Past Balanced Rock, the trail stayed flat through Split Rock, a large boulder with a crack running down the middle that was about a mile and a half from the trailhead. Here, a spur trail branched off to the right that apparently led to a closer view of Balanced Rock; we decided to skip it, continuing on the Mishe Mokwa Trail. The next mile and a bit was a continued gradual ascent along the bottom of the upper canyon; however, taller vegetation and smaller rock features made this one of the less interesting sections of trail.

The Mishe Mokwa Trail met back up with the Backbone Trail about 3 miles into the hike. We turned left at the junction to take the Backbone Trail towards Sandstone Peak. The landscape around the junction was a drastic change from the Mishe Mokwa Trail: all of sudden, we were surrounded by a collection of oddly shaped sandstone cliffs and spires.

Rock formations along Sandstone Peak
The trail made its way gradually uphill through these formations, eventually coming to the first good ocean view of the hike. The many layered ridges of the Santa Monica Mountains dropped away to reveal the intense blue of the Pacific. Far to the south, we could see Santa Catalina Island draped across the ocean with its bipartite ranges lining the horizon. Santa Barbara Island appeared closer, but was miniscule by comparison. In the far distance we could make out the flatter outlines of San Nicolas and San Clemente Islands, the most remote of the Channel Islands.

Pacific Ocean and Catalina Island
Views also opened up to the north: we could see Thousand Oaks and both the Santa Susana and Santa Ynez Mountains.

A little over a mile after we left the Mishe Mokwa Trail for the Backbone Trail, we arrived at a junction with the spur leading to the summit of Sandstone Peak, at a large, flat clearing where the Backbone Trail makes a sharp turn to the left. We took the spur for a short distance to the base of the summit; the last 30 meters or so to the summit required a simple scramble up some rocks.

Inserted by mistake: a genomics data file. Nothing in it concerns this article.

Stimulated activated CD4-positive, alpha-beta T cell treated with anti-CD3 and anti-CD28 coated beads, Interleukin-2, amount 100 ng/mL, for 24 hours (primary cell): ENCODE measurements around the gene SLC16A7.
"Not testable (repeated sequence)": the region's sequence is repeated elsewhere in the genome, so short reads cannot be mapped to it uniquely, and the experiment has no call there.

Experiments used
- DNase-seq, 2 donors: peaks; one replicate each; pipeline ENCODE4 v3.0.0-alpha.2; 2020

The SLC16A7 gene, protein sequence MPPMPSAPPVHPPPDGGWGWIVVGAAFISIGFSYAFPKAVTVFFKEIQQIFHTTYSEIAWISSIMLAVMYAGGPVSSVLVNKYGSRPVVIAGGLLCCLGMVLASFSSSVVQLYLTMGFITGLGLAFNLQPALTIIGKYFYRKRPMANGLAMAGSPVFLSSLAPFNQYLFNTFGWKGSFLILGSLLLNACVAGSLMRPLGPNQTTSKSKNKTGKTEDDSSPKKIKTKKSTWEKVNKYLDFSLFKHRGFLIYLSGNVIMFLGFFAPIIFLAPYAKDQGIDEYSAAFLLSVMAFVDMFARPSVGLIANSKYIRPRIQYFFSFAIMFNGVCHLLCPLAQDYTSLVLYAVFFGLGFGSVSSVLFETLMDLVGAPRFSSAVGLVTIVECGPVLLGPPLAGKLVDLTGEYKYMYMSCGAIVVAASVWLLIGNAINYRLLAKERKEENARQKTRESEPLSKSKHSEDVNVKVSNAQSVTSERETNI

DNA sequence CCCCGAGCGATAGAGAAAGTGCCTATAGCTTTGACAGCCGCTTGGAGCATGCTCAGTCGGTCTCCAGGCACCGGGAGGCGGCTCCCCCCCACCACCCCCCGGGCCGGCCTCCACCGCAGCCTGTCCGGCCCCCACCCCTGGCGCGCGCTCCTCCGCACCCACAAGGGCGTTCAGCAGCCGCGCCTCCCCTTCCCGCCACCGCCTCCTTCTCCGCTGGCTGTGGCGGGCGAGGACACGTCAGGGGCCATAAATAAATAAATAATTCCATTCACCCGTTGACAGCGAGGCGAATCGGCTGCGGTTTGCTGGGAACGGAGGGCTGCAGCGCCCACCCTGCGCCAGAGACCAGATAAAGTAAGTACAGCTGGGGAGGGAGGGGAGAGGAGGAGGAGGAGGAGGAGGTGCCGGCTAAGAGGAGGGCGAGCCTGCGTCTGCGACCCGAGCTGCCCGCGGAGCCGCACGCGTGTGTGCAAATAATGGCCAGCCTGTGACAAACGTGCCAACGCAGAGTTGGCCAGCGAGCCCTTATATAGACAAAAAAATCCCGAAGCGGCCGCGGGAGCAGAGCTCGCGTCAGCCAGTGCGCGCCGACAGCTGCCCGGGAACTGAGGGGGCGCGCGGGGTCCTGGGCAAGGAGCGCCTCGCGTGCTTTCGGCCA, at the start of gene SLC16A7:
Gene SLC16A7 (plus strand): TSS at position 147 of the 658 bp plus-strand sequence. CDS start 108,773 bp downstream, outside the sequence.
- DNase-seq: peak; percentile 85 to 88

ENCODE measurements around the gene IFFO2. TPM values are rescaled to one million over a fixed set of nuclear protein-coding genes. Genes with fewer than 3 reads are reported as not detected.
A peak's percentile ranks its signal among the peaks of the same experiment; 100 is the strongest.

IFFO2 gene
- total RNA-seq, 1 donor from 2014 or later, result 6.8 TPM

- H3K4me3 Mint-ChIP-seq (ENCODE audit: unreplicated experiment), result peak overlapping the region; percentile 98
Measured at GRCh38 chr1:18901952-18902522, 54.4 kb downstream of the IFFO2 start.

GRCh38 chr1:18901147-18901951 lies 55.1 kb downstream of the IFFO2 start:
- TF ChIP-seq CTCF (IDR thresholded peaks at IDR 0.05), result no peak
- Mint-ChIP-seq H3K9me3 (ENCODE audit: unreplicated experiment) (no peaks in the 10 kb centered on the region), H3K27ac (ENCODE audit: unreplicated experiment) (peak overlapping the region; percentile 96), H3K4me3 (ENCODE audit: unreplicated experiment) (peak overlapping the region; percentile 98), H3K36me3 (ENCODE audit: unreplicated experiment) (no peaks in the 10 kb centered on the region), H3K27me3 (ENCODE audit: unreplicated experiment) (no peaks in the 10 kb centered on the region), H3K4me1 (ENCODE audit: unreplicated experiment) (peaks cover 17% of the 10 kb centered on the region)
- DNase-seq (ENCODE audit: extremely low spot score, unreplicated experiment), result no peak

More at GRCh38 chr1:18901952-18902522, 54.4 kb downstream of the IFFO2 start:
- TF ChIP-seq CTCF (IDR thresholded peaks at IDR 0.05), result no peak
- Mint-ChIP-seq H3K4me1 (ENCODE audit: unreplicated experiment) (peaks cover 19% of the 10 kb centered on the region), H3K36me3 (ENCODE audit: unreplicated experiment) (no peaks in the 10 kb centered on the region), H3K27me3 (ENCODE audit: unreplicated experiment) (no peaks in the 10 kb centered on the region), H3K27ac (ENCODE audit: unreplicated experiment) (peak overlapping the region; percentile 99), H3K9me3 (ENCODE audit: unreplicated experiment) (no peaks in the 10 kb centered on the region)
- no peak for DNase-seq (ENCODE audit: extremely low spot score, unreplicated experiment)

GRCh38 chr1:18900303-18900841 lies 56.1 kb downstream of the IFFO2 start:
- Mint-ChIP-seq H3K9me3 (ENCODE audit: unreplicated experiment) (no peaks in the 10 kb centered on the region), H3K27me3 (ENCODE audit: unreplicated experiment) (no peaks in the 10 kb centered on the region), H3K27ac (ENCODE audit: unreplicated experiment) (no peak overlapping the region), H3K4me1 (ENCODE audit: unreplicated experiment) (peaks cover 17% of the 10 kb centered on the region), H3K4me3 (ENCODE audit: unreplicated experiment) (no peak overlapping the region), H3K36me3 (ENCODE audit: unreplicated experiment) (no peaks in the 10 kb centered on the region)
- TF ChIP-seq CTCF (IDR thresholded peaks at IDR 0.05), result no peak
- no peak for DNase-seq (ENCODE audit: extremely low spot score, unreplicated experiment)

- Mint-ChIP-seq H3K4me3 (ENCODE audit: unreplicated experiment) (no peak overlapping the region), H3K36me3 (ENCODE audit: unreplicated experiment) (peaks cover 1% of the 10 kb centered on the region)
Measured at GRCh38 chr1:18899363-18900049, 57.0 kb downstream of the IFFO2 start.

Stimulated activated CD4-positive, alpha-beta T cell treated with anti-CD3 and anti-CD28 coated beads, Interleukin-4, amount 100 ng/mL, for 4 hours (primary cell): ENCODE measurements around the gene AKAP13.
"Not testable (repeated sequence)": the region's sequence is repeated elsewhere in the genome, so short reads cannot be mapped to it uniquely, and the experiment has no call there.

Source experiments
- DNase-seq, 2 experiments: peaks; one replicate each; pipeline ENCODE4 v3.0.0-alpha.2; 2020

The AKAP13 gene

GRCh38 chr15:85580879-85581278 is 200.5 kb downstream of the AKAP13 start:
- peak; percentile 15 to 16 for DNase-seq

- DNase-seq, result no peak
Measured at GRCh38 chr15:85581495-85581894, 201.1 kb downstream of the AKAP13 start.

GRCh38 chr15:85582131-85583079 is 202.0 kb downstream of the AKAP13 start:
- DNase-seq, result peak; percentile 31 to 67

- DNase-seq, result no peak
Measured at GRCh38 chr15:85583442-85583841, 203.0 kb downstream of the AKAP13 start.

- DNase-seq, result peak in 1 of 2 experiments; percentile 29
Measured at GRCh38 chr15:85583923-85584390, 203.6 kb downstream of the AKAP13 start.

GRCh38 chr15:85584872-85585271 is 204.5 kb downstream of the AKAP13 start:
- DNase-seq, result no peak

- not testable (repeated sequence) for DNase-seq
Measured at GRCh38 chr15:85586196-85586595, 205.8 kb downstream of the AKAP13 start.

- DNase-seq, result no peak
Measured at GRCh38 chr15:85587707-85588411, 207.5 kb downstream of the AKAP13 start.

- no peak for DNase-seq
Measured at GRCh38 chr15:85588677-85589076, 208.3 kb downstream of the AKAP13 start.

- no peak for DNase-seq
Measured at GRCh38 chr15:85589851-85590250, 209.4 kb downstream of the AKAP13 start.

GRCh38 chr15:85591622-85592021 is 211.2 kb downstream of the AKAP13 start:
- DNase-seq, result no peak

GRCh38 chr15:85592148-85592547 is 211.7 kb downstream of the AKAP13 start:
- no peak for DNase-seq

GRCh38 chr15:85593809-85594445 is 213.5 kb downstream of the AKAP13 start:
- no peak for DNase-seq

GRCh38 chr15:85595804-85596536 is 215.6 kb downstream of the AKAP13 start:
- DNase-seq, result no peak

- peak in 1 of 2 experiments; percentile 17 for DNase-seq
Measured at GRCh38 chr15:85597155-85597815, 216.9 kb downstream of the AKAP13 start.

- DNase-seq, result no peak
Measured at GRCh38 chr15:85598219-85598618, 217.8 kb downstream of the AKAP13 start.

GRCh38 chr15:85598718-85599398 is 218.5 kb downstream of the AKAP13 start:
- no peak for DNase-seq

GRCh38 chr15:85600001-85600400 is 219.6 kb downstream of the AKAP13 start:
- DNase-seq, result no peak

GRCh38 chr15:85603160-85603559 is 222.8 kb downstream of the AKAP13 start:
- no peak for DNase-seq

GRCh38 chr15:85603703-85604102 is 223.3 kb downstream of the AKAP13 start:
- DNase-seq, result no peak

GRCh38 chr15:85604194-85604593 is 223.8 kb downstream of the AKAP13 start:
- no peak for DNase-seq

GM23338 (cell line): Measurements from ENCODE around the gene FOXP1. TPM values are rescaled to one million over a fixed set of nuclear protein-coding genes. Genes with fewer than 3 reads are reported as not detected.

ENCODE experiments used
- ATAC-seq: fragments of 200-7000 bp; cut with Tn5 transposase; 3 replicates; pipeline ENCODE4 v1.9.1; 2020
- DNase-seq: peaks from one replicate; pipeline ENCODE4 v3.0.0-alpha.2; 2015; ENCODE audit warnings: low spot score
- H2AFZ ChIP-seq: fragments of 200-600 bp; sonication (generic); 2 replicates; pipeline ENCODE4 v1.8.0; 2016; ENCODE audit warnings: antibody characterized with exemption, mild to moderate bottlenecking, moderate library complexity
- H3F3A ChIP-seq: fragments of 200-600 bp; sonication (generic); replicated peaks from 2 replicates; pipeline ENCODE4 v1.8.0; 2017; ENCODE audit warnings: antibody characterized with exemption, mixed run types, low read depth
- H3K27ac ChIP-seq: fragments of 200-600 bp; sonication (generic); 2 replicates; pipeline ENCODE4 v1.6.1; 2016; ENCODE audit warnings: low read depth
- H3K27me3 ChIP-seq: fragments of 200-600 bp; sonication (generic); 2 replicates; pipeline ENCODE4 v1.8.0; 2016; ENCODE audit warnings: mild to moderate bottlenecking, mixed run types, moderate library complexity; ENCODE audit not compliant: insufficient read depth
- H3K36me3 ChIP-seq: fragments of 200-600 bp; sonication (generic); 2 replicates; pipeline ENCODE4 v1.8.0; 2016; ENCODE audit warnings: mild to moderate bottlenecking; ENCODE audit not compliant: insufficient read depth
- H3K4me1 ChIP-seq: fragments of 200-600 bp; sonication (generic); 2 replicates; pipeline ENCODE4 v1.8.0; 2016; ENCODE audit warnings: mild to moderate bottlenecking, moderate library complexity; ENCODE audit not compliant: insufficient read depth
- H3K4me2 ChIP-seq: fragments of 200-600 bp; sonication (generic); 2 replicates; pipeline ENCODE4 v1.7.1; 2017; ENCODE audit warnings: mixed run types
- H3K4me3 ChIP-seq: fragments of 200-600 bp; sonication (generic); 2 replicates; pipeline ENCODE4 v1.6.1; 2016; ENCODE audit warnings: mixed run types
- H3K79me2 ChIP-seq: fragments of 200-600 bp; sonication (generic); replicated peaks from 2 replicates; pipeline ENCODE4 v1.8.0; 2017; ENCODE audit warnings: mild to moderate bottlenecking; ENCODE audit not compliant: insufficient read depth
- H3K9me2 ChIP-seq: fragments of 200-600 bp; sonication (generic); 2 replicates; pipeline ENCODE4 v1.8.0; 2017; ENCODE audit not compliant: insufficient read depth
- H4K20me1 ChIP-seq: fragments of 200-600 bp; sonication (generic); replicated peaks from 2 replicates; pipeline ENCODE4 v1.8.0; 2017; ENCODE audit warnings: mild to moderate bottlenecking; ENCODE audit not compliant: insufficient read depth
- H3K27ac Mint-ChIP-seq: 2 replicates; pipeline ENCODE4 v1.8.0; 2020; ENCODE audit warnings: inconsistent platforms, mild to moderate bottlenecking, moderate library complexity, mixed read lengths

Summit scramble
The summit, perched at 3,114 feet above sea level, was a rather narrow spot: there's not much room at the top. The top of the mountain was marked by a large monument for a W. Herbert Allen, who was apparently closely involved in the Boy Scouts of the Los Angeles area. The plaque claims that the summit is called Mt. Allen, but that appears to be an unofficial designation.

The views were outstanding and nearly all-encompassing. To the west, Anacapa and Santa Cruz Islands rose above the Santa Barbara Channel and the Santa Ynez Mountains formed a long backbone above the Oxnard Plain and the Santa Barbara coastline. To the south was the ever-blue Pacific; to the east, that backyard of Malibu, the many low, rocky peaks of the Santa Monica Mountains; and to the north, the Santa Susana Mountains and the hills dividing Oxnard and Thousand Oaks from the San Fernando Valley. Far off, the high peaks of the San Gabriel and the snowy summit of Mt. Baldy rose above the LA sprawl.

Anacapa and Santa Cruz from the summit
After a short time at the summit, we returned to the Backbone Trail and finished the last section of the loop, a somewhat steeper 1.5-mile descent to the trailhead. Along the way, we had glorious views of golden hour lighting on snowy Mt. Baldy.

Snowy Baldy from the descent
The Backbone Trail reconnected with the trail returning to the Sandstone Peak trailhead about a mile after leaving the summit, at the first junction after the summit junction. We turned right at this fork and followed our initial trail downhill back to the parking lot, catching a beautiful sunset over the Pacific just before we returned to our car.

Evening light on the Santa Monicas